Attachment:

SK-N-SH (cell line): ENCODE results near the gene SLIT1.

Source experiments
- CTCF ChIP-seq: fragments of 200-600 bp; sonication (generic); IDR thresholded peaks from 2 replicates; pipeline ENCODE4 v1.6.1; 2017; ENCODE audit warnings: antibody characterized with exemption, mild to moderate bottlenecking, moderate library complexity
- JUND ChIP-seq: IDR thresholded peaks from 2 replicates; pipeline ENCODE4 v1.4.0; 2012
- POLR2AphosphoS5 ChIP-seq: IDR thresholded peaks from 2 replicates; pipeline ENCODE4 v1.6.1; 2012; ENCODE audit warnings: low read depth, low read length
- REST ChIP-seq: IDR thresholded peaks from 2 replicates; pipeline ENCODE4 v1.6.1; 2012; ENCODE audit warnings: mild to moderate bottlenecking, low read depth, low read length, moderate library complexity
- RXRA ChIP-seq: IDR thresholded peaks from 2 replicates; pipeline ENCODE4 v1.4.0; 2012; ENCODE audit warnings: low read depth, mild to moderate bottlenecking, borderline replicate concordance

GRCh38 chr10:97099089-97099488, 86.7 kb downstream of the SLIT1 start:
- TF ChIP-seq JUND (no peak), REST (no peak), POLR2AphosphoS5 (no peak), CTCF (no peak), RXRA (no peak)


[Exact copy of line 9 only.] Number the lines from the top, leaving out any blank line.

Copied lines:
- TF ChIP-seq JUND (no peak), REST (no peak), POLR2AphosphoS5 (no peak), CTCF (no peak), RXRA (no peak)